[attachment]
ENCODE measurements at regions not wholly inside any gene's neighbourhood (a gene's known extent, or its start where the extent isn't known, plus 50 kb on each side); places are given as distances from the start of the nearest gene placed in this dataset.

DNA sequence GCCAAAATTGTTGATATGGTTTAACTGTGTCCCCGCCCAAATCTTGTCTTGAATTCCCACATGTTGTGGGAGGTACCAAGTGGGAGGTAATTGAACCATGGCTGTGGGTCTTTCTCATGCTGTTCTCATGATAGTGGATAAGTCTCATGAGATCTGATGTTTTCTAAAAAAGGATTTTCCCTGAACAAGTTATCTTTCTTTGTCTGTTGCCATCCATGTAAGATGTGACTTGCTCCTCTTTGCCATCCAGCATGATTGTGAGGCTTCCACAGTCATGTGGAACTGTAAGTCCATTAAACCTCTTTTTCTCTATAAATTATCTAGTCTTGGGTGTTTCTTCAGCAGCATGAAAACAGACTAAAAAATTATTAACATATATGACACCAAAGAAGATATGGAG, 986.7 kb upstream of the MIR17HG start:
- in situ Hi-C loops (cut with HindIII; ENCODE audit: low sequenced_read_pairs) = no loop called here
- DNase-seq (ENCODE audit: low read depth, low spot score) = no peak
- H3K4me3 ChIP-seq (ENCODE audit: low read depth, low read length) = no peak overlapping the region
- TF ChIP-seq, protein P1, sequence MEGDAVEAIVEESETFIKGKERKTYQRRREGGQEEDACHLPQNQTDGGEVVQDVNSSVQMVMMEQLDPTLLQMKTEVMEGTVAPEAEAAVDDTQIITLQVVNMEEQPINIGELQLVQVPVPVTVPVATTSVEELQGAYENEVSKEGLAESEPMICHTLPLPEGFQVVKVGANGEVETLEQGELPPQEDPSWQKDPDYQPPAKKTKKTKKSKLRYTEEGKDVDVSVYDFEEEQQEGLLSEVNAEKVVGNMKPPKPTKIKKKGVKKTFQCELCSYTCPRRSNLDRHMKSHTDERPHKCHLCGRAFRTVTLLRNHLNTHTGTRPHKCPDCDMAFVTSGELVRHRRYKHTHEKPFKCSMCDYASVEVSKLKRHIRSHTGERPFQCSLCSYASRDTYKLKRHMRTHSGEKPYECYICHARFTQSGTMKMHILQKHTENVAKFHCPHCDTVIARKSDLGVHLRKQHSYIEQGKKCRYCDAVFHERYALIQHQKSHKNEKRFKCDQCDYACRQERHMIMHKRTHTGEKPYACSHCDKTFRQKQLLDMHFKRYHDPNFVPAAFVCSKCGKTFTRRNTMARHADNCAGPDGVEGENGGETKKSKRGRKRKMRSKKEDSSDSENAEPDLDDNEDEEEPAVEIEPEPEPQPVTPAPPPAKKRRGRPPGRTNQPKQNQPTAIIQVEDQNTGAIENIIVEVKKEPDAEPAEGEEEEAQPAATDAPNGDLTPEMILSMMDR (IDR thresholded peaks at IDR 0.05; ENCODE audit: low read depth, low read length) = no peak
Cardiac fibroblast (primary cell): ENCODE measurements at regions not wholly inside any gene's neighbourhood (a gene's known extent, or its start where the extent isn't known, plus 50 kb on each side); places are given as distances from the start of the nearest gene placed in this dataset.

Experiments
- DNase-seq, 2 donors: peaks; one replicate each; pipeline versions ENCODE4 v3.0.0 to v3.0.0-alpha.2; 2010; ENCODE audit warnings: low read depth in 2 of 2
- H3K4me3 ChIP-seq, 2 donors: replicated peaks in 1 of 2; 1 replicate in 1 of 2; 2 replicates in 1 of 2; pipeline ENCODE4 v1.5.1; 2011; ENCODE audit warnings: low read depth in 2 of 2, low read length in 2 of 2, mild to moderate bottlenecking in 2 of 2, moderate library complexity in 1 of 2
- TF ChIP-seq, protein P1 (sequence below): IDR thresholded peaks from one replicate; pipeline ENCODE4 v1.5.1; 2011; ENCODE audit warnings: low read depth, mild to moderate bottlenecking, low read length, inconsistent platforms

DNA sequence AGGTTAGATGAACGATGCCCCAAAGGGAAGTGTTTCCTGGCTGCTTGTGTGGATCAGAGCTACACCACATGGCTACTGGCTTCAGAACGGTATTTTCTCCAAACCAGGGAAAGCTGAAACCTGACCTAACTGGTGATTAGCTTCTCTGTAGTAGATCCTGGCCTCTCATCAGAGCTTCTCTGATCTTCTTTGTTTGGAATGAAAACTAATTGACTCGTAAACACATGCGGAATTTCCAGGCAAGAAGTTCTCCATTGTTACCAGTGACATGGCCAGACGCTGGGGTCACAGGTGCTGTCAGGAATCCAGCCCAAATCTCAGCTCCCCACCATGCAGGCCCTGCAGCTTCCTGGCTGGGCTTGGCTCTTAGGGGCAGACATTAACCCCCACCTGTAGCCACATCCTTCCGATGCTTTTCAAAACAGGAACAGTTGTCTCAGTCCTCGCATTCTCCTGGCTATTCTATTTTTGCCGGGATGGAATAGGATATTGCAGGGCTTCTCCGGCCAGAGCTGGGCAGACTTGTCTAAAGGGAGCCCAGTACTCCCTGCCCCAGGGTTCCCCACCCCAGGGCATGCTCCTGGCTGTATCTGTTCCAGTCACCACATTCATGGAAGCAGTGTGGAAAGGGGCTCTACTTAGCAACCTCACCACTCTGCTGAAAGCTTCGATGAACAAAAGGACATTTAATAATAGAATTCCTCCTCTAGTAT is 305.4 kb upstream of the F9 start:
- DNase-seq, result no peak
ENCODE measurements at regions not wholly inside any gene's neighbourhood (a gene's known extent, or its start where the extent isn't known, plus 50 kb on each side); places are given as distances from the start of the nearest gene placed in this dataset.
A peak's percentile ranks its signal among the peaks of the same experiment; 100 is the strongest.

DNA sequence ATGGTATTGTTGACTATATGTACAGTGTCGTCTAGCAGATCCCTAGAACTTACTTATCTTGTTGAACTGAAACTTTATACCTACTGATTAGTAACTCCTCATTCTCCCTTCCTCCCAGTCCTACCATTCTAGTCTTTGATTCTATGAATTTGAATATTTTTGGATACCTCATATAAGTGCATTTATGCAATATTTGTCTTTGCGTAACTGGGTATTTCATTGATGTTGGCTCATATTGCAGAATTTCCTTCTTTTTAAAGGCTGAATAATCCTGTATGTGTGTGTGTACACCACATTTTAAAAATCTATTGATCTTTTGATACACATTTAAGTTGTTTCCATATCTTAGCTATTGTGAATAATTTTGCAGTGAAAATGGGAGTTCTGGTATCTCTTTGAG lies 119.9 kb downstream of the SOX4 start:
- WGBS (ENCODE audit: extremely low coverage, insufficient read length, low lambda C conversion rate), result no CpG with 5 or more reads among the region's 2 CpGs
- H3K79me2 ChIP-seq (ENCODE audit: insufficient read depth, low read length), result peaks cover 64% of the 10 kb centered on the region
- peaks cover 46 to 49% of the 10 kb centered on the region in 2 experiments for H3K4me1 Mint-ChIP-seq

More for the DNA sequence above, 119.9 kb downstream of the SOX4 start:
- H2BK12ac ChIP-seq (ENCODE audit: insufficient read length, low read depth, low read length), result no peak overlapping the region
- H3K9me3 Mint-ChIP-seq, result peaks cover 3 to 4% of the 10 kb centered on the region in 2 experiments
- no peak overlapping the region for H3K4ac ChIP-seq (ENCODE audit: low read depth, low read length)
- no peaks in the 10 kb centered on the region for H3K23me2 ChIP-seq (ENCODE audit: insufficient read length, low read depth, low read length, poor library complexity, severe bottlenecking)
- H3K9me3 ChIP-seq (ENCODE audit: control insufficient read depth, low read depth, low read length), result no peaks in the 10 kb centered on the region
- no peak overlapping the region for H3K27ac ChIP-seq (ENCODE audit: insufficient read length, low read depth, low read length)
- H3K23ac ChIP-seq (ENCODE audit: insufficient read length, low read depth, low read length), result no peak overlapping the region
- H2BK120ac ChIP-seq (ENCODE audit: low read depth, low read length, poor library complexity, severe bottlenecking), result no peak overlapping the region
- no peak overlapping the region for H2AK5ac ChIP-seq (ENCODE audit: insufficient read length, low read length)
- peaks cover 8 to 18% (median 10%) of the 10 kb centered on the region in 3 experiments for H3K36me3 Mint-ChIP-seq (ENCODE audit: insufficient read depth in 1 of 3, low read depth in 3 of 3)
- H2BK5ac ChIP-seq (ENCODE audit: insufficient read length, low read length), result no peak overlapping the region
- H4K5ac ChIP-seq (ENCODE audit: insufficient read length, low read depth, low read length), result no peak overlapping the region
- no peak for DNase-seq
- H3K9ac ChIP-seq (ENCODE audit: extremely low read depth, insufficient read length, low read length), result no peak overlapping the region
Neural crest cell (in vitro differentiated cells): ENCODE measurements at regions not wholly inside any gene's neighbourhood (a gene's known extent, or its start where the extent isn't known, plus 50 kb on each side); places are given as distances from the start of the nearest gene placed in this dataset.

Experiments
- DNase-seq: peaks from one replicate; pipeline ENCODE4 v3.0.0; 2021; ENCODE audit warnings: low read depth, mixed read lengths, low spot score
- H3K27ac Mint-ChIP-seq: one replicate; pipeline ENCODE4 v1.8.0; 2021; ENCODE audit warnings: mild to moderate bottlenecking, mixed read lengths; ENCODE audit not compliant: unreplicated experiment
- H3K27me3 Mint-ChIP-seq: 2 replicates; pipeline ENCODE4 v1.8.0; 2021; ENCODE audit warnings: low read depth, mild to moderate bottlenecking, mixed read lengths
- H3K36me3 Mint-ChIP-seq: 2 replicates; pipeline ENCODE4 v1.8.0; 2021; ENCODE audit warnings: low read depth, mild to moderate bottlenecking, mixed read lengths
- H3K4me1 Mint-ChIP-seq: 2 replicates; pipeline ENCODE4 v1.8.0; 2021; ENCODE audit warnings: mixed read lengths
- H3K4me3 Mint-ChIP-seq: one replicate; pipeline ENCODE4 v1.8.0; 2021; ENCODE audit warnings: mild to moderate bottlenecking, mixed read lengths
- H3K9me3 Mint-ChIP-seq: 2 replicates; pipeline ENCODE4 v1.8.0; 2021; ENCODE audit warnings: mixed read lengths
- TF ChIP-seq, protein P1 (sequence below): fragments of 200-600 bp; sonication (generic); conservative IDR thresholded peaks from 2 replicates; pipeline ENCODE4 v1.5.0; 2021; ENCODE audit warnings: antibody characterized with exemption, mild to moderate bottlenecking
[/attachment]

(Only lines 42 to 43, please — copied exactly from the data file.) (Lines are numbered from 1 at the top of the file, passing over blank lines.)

- H3K4me3 Mint-ChIP-seq: one replicate; pipeline ENCODE4 v1.8.0; 2021; ENCODE audit warnings: mild to moderate bottlenecking, mixed read lengths
- H3K9me3 Mint-ChIP-seq: 2 replicates; pipeline ENCODE4 v1.8.0; 2021; ENCODE audit warnings: mixed read lengths